"We're waiting on our tissue samples as well as toxicology results from the lab," he said.
Sheneman wouldn't comment Wednesday on how police were tipped off to a possible connection with the Clove Road Baptist Church or what they found only saying the search was based on information learned as part of the investigation.
Police and FBI agents began working at the church, located about 500 feet from Sandra's home, around 2 p.m. on Tuesday and continued into the evening, Sheneman said.
ABC's KGO-TV in San Francisco reported that a team of FBI agents removed items from inside the church and from the pastor's home which is located in the same mobile home park where Sandra lived. FBI agents were also seen searching a crawl space under the church.
The pastor's wife, Connie Lawless, told KGO that they are cooperating with police. She confirmed that investigators removed some items from their home. "They took the usual stuff -- phone, computers, things of that nature. We were very open to them taking anything they wanted to take."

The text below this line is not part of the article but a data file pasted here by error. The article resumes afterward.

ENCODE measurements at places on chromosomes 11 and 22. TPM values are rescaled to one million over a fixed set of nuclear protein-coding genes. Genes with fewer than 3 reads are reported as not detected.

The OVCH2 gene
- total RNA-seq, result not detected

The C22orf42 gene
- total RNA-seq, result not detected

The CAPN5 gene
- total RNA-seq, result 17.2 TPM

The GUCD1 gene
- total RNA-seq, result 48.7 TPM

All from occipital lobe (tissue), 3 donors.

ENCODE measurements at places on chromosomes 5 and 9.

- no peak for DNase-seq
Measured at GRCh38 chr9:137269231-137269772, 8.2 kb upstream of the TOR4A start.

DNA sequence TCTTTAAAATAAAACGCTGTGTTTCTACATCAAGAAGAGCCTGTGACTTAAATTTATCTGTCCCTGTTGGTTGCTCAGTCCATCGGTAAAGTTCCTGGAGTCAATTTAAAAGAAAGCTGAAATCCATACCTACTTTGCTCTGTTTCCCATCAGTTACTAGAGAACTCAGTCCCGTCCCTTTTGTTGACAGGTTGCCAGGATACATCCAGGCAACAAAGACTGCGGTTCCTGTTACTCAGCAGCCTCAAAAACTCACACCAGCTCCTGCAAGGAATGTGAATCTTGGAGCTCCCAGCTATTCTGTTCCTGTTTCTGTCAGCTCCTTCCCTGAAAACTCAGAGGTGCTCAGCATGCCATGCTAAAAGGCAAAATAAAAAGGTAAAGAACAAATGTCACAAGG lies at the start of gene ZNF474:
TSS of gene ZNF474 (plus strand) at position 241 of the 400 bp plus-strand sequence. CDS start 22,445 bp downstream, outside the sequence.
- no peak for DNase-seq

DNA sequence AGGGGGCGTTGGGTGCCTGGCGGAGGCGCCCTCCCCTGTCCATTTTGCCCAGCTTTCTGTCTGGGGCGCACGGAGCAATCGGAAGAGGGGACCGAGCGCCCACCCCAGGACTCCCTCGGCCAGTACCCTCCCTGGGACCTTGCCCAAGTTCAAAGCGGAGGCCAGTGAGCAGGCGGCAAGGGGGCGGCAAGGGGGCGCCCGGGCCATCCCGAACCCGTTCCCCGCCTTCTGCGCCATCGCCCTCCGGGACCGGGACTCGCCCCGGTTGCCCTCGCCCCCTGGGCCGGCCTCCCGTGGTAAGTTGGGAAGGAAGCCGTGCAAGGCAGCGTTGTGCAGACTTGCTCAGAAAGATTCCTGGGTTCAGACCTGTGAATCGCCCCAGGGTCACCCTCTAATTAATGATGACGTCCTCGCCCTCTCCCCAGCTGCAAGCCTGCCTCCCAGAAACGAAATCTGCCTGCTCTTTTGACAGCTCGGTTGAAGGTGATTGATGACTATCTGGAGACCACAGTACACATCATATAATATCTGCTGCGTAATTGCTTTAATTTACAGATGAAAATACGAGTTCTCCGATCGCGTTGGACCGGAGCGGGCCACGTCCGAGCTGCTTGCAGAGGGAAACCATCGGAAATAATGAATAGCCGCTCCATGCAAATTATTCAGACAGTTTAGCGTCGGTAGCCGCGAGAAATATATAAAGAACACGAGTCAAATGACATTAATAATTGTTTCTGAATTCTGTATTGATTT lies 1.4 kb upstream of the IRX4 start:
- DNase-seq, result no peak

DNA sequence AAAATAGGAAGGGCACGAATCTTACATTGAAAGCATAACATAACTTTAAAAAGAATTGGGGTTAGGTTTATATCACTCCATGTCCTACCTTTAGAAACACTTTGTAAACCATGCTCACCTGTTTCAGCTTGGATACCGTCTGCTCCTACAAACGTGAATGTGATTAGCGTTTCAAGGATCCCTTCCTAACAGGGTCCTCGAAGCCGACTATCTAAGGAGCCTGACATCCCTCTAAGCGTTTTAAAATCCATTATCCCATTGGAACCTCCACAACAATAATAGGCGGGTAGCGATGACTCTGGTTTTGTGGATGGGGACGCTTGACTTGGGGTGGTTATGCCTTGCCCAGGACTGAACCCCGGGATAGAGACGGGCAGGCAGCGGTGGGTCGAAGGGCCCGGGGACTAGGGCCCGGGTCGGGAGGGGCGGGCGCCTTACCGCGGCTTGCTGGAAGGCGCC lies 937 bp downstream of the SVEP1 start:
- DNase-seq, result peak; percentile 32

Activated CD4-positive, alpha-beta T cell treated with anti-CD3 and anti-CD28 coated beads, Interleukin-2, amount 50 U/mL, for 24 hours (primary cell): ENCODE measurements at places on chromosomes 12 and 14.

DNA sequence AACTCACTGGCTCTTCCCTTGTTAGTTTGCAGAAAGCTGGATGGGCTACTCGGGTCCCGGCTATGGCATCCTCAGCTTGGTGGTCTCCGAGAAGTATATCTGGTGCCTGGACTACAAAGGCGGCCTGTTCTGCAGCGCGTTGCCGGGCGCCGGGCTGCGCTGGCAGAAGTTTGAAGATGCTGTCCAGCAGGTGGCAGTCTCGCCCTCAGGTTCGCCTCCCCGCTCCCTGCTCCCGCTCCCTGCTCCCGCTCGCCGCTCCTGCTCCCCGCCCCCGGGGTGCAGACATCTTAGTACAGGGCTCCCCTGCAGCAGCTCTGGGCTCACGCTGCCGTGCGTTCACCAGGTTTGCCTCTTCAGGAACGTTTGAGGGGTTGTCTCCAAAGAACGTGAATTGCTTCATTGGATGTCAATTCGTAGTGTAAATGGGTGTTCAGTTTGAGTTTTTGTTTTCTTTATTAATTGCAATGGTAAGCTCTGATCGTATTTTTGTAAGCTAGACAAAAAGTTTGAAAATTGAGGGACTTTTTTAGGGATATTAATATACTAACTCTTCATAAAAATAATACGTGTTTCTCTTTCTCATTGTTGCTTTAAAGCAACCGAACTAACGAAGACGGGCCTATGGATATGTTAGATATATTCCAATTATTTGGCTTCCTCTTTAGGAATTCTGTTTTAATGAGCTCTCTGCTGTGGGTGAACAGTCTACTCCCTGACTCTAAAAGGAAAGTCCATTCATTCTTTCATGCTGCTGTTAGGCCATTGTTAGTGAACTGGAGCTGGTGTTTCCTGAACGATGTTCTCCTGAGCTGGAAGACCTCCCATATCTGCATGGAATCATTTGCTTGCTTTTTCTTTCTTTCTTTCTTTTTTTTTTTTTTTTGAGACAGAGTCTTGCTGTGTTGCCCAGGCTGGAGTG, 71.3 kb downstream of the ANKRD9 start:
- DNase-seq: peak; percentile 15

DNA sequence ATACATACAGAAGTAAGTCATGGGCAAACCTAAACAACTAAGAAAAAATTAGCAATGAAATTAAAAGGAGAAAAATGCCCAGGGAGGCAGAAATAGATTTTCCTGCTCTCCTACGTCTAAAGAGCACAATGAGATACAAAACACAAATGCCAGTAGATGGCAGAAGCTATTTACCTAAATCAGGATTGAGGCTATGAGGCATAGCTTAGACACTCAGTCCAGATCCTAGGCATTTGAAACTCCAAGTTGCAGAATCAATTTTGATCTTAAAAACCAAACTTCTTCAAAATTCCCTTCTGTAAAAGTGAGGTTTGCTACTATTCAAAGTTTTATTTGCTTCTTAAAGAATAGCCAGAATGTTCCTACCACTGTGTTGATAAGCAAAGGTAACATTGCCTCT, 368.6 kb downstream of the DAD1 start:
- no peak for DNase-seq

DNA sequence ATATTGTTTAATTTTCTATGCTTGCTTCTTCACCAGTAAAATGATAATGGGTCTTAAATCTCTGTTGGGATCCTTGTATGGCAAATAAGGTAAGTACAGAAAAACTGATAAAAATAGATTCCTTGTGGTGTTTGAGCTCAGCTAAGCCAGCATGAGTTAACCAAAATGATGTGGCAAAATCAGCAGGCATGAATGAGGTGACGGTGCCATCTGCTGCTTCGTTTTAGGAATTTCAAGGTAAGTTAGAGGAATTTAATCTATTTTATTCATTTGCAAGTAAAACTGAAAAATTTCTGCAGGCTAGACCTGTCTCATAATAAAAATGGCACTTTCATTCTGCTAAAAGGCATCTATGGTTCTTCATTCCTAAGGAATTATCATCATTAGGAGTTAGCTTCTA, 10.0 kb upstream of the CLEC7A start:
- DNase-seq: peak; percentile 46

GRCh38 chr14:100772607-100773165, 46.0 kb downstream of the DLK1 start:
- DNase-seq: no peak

Sheneman had harsh words for some local media outlets who turned their focus on Pastor Lane Lawless as a possible suspect in Sandra's slaying, saying the pastor and his wife were just two of the hundreds police have interviewed.
"For them to name the pastor as the primary suspect and that he was about to be arrested was not only incorrect, but irresponsible," Sheneman told ABCNews.com Wednesday.
Joani Hughes, the Lawless' daughter, told ABCNews.com today that all the media attention directed both at them and the church has exhausted her parents.
Her father has been the pastor of the Clove Road Baptist Church for about 30 years, she said, and their great-granddaughter was one of Sandra's playmates. Hughes said Sandra's death has been very hard on her parents and that they feel "devastated" for her family.
As for the church involvement, Hughes said they are taking it in stride and will do anything police ask. They want the killer to be brought to justice as much as anyone, she said.
"They're saddened that the church is needing to be searched, but they're completely open to whatever the police are needed to do," she said.
Sheneman said there are have been reports circulated that a suitcase had been stolen from a home in the trailer park, apparently circulated by local news media based on an interview with neighbors.
"We have been unable to verify that anyone has lost any luggage," he said.